An overstressed data-gathering process can generate information silos, and the process of proving data-backed valuations can be laborious. Greater data transparency is needed to ultimately facilitate, rather than impede, compliance efforts.
While investment firms seem to be doing well handling compliance during the pandemic, some wonder if strong financial markets are actually covering up shortfalls. According to a survey by Smarsh of compliance pros in financial industries, 83 percent said their firms allow conferencing tools, yet only 22 percent have established retention and oversight programs for the content that these platforms can hold.
Firms already struggle to gather timely, updated data to manage portfolios and make decisions; the same holds true for compliance. With remote work adding challenges to retention and oversight, and compliance often challenged to stay in the loop, an already dangerous gap will continue to widen as new communication tools proliferate.
It’s a scenario that’s causing some restless nights for chief compliance officers.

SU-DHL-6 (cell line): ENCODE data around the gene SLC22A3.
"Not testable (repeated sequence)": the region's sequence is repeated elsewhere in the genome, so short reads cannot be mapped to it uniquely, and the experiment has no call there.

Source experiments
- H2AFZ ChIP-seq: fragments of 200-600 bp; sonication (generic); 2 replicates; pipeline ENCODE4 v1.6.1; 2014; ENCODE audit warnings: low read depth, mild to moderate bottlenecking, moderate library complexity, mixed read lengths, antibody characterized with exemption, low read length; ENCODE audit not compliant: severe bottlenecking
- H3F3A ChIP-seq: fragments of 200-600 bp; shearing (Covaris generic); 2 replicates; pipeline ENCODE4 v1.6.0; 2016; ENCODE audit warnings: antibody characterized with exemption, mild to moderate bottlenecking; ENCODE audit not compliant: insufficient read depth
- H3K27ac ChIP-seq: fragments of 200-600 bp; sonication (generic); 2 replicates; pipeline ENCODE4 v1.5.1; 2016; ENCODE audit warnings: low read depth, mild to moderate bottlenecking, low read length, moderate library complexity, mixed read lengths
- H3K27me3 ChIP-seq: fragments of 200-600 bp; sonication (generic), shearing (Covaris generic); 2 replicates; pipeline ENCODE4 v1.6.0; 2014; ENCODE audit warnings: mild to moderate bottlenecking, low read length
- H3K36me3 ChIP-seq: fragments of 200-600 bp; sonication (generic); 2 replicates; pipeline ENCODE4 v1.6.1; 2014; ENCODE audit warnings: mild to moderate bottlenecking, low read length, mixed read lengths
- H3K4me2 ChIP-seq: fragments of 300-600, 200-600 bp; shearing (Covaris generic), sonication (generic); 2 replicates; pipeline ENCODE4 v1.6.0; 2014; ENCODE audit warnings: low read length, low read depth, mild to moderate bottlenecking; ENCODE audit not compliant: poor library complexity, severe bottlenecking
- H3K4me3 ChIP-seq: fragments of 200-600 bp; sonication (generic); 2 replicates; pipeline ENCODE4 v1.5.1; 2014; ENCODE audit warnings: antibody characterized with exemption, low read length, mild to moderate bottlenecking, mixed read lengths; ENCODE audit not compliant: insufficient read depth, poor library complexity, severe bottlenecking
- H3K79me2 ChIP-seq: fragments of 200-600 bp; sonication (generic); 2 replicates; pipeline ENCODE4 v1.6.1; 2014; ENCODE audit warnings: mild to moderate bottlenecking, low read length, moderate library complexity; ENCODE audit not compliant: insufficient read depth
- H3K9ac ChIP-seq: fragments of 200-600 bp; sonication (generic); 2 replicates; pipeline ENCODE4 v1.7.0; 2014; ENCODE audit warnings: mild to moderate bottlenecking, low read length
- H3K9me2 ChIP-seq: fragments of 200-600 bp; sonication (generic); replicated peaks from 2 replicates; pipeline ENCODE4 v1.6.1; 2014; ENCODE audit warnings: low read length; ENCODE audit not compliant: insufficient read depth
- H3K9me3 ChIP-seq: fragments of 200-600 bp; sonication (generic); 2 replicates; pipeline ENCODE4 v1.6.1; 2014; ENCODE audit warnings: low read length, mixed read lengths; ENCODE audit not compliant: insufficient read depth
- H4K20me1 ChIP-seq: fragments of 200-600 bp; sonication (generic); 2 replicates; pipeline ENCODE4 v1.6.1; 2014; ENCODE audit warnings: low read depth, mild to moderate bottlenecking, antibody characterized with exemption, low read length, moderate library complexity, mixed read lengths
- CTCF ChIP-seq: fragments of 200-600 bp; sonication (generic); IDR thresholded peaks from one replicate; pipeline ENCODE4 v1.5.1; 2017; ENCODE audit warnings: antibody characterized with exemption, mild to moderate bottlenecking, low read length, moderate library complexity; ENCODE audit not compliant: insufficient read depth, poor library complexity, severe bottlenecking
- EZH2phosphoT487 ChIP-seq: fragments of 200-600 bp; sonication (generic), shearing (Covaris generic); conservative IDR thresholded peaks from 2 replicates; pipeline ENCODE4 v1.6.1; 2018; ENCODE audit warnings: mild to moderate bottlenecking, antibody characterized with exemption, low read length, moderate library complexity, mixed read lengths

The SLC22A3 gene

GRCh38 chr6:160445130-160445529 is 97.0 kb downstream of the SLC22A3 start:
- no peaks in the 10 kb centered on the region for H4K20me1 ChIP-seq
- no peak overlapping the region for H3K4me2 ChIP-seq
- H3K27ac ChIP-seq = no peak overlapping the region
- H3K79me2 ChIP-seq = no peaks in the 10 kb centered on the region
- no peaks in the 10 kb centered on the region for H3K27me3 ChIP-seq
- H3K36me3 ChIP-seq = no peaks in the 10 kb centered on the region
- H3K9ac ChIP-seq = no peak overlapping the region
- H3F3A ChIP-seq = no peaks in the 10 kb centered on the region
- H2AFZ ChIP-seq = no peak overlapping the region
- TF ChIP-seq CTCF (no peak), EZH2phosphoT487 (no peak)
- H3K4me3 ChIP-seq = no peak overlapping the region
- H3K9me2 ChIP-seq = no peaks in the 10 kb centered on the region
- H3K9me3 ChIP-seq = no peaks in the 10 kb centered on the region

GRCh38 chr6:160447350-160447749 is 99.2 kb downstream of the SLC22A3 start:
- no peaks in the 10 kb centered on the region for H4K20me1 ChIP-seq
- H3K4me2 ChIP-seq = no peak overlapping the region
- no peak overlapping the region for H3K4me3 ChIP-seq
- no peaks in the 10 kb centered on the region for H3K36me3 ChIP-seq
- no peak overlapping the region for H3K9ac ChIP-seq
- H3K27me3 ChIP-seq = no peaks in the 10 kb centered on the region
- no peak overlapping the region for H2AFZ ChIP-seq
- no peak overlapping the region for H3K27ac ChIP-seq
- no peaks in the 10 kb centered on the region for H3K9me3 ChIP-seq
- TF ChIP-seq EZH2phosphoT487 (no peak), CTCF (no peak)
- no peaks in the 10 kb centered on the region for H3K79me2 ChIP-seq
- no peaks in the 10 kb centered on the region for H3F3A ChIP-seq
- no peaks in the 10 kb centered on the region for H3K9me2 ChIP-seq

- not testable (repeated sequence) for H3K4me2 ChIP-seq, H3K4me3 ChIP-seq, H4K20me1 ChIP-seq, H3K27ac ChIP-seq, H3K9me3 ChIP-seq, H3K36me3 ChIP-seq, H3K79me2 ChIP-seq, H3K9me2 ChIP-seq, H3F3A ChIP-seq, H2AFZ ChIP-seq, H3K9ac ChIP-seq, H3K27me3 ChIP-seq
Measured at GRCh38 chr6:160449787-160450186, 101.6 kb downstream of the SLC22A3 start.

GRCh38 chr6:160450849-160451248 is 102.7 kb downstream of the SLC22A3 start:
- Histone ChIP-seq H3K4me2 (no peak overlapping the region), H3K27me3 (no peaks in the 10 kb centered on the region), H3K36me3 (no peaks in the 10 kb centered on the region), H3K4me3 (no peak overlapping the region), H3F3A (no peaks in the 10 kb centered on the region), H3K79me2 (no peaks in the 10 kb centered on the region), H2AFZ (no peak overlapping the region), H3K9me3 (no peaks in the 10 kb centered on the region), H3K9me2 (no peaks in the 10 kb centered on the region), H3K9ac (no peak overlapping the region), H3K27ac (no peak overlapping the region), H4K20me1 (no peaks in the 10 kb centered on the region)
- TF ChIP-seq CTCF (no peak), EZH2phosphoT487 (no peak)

Just a Dream?
CCOs want consistency, control and efficiency. However, these dreams can quickly take a dark turn when it comes to offices that allocate to external investment managers. Updates arrive in various formats and at different times, making it tough to gather and make data usable for compliance. This is especially true when data must be entered into multiple systems due to software that’s built for narrow purposes.
This can make it difficult for a firm to meet an assortment of reporting deadlines. On top of this, the CCO must ensure their companies adhere to a lengthy list of compliance regulations. Not measuring up could result in serious fines and, perhaps even worse, a damaged reputation that could chase customers and prospects away.
To meet regulatory measures, CCOs must task employees to get the job done by any means possible, which isn’t sustainable because a lot of time is required for data entry, reviews and revisions. A CCO might try to find an answer in tweaking workflows, deadlines and responsibilities. But progress can be incremental and may not scale. So, they’ll look to technology solutions, none of which fully accomplishes all that needs to get done.
The only way to gain any semblance of control is with extraordinary manual effort across the company. Even then, the resulting data can be difficult to prove. This is why investment teams are often skeptical about reports and analyses regarding portfolios. It’s the same reason CCOs fear being challenged on compliance issues. Matters are made worse when outdated retention and oversight programs fail to capture, archive and supervise remote communications, which is particularly likely with newer conferencing platforms.